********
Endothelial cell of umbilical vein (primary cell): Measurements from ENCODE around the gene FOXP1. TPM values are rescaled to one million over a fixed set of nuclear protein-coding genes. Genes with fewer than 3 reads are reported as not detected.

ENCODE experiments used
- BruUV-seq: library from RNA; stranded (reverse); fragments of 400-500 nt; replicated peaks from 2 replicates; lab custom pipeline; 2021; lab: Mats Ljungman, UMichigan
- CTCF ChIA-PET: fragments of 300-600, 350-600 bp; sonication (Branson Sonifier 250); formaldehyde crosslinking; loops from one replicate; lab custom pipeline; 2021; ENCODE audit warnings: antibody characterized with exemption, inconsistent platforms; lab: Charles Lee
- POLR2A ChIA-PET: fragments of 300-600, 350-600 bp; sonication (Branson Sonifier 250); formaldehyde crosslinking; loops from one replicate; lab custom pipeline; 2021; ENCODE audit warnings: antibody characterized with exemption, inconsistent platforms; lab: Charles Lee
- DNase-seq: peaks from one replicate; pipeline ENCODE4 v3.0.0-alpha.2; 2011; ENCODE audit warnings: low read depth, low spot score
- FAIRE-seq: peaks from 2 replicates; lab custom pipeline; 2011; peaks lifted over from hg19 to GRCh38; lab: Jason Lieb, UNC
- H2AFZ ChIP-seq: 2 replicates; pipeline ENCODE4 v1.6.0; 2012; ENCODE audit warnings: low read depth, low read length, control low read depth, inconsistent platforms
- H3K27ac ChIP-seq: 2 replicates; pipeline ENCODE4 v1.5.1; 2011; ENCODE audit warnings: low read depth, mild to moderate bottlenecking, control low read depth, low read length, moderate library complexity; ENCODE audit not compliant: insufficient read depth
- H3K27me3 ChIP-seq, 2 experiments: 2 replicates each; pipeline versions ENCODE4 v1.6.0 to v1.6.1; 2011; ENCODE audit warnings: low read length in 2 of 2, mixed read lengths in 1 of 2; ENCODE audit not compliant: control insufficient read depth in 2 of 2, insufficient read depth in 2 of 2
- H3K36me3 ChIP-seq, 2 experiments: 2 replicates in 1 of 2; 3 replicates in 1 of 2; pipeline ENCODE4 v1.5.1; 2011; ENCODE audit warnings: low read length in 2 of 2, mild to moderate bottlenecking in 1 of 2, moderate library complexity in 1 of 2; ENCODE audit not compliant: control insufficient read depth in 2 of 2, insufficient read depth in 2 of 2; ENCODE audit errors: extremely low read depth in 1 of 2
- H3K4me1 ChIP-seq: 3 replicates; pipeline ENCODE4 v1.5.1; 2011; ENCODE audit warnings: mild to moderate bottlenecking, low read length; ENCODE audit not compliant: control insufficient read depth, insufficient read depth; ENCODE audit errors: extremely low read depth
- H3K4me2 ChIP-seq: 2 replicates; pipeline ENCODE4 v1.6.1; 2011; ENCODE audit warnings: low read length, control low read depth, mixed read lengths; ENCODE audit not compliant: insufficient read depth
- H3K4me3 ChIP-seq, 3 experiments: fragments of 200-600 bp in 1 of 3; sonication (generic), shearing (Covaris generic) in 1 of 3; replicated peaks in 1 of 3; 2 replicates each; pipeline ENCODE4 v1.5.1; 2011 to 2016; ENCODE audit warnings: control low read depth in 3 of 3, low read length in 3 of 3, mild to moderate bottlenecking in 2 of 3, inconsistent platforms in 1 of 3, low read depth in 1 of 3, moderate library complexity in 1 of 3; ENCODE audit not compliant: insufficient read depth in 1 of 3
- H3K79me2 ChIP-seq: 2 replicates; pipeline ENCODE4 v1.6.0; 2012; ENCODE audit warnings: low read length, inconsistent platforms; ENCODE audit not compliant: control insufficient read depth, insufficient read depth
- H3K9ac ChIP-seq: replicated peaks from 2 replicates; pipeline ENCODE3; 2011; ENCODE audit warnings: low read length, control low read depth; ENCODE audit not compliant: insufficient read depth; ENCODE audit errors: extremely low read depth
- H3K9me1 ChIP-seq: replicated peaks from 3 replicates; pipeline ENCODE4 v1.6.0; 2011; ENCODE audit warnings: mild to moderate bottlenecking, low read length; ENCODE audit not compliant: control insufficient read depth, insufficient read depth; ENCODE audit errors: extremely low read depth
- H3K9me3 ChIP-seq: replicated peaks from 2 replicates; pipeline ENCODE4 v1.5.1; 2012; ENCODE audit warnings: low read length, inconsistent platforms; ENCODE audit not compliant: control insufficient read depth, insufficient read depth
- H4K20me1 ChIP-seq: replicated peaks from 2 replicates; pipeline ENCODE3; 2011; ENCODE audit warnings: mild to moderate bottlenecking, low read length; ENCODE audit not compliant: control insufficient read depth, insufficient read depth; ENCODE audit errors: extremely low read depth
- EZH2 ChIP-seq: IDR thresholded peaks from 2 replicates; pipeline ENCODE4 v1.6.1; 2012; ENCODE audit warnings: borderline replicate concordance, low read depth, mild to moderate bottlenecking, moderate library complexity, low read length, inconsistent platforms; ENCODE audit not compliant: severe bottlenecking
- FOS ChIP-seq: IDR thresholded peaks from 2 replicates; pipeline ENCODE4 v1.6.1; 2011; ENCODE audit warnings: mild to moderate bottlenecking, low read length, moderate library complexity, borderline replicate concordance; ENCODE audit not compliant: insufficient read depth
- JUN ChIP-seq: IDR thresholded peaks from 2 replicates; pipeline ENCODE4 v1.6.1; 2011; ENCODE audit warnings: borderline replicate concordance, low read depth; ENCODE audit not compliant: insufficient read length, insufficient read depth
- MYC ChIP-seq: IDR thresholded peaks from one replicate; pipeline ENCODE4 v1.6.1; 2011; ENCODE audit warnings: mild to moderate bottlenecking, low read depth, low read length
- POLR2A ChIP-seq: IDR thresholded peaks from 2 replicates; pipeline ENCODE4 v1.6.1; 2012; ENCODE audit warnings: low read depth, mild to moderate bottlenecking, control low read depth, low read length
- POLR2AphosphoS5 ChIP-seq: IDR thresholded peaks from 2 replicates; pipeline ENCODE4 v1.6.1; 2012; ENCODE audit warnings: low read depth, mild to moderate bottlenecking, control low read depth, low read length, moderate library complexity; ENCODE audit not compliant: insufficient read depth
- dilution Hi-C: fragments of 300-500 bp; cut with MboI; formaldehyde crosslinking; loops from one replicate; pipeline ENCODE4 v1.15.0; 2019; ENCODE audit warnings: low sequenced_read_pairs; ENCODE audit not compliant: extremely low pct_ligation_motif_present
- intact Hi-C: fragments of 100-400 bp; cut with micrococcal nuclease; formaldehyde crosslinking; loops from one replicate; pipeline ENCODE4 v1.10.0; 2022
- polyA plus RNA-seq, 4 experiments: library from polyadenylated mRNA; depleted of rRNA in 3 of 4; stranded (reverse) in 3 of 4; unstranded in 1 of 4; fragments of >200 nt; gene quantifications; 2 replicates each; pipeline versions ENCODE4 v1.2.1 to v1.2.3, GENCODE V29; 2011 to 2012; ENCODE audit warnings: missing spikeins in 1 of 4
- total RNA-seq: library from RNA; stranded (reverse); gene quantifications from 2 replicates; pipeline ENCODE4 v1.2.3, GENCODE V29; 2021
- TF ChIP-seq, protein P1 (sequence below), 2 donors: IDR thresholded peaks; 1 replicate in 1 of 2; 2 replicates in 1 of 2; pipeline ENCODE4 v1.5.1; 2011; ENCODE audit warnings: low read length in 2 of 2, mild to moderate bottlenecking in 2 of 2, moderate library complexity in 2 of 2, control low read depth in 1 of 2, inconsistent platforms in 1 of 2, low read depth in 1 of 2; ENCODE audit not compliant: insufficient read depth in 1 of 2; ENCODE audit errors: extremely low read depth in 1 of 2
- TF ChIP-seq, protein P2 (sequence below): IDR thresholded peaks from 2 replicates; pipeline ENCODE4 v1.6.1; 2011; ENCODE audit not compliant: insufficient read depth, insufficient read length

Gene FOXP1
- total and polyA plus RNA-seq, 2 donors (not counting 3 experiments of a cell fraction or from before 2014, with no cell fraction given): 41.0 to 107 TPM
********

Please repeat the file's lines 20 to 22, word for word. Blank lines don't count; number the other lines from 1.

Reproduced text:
- EZH2 ChIP-seq: IDR thresholded peaks from 2 replicates; pipeline ENCODE4 v1.6.1; 2012; ENCODE audit warnings: borderline replicate concordance, low read depth, mild to moderate bottlenecking, moderate library complexity, low read length, inconsistent platforms; ENCODE audit not compliant: severe bottlenecking
- FOS ChIP-seq: IDR thresholded peaks from 2 replicates; pipeline ENCODE4 v1.6.1; 2011; ENCODE audit warnings: mild to moderate bottlenecking, low read length, moderate library complexity, borderline replicate concordance; ENCODE audit not compliant: insufficient read depth
- JUN ChIP-seq: IDR thresholded peaks from 2 replicates; pipeline ENCODE4 v1.6.1; 2011; ENCODE audit warnings: borderline replicate concordance, low read depth; ENCODE audit not compliant: insufficient read length, insufficient read depth